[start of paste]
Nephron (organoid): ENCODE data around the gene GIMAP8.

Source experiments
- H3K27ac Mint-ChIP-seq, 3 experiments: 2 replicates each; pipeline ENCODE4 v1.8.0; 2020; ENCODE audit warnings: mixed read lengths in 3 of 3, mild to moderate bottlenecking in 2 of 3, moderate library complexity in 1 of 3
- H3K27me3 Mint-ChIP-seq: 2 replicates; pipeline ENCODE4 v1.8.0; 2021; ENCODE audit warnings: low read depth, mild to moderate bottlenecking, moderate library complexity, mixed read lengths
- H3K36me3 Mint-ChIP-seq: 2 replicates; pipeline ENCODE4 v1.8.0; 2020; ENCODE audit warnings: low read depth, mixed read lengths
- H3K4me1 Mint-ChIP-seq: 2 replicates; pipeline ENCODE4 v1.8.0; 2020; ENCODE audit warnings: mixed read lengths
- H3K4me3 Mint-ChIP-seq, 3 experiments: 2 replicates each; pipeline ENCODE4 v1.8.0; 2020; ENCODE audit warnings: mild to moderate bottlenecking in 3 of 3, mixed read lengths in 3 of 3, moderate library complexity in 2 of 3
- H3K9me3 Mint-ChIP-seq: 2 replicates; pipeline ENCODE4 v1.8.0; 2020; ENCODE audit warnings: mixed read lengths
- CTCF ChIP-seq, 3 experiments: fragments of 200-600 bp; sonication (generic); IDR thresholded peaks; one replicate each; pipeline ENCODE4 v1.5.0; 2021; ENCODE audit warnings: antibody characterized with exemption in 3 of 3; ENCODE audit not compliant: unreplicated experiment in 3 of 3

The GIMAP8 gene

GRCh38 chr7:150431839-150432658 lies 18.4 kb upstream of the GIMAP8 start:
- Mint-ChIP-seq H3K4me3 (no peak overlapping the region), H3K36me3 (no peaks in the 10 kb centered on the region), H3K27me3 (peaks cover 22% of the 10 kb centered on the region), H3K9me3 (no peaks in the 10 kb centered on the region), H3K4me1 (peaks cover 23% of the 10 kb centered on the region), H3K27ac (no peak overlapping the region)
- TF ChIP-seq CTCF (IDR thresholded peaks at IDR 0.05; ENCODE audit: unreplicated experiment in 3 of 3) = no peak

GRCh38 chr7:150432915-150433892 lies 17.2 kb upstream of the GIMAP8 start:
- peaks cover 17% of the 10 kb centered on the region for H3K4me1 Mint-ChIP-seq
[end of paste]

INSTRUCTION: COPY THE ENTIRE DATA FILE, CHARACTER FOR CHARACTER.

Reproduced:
Nephron (organoid): ENCODE data around the gene GIMAP8.

Source experiments
- H3K27ac Mint-ChIP-seq, 3 experiments: 2 replicates each; pipeline ENCODE4 v1.8.0; 2020; ENCODE audit warnings: mixed read lengths in 3 of 3, mild to moderate bottlenecking in 2 of 3, moderate library complexity in 1 of 3
- H3K27me3 Mint-ChIP-seq: 2 replicates; pipeline ENCODE4 v1.8.0; 2021; ENCODE audit warnings: low read depth, mild to moderate bottlenecking, moderate library complexity, mixed read lengths
- H3K36me3 Mint-ChIP-seq: 2 replicates; pipeline ENCODE4 v1.8.0; 2020; ENCODE audit warnings: low read depth, mixed read lengths
- H3K4me1 Mint-ChIP-seq: 2 replicates; pipeline ENCODE4 v1.8.0; 2020; ENCODE audit warnings: mixed read lengths
- H3K4me3 Mint-ChIP-seq, 3 experiments: 2 replicates each; pipeline ENCODE4 v1.8.0; 2020; ENCODE audit warnings: mild to moderate bottlenecking in 3 of 3, mixed read lengths in 3 of 3, moderate library complexity in 2 of 3
- H3K9me3 Mint-ChIP-seq: 2 replicates; pipeline ENCODE4 v1.8.0; 2020; ENCODE audit warnings: mixed read lengths
- CTCF ChIP-seq, 3 experiments: fragments of 200-600 bp; sonication (generic); IDR thresholded peaks; one replicate each; pipeline ENCODE4 v1.5.0; 2021; ENCODE audit warnings: antibody characterized with exemption in 3 of 3; ENCODE audit not compliant: unreplicated experiment in 3 of 3

The GIMAP8 gene

GRCh38 chr7:150431839-150432658 lies 18.4 kb upstream of the GIMAP8 start:
- Mint-ChIP-seq H3K4me3 (no peak overlapping the region), H3K36me3 (no peaks in the 10 kb centered on the region), H3K27me3 (peaks cover 22% of the 10 kb centered on the region), H3K9me3 (no peaks in the 10 kb centered on the region), H3K4me1 (peaks cover 23% of the 10 kb centered on the region), H3K27ac (no peak overlapping the region)
- TF ChIP-seq CTCF (IDR thresholded peaks at IDR 0.05; ENCODE audit: unreplicated experiment in 3 of 3) = no peak

GRCh38 chr7:150432915-150433892 lies 17.2 kb upstream of the GIMAP8 start:
- peaks cover 17% of the 10 kb centered on the region for H3K4me1 Mint-ChIP-seq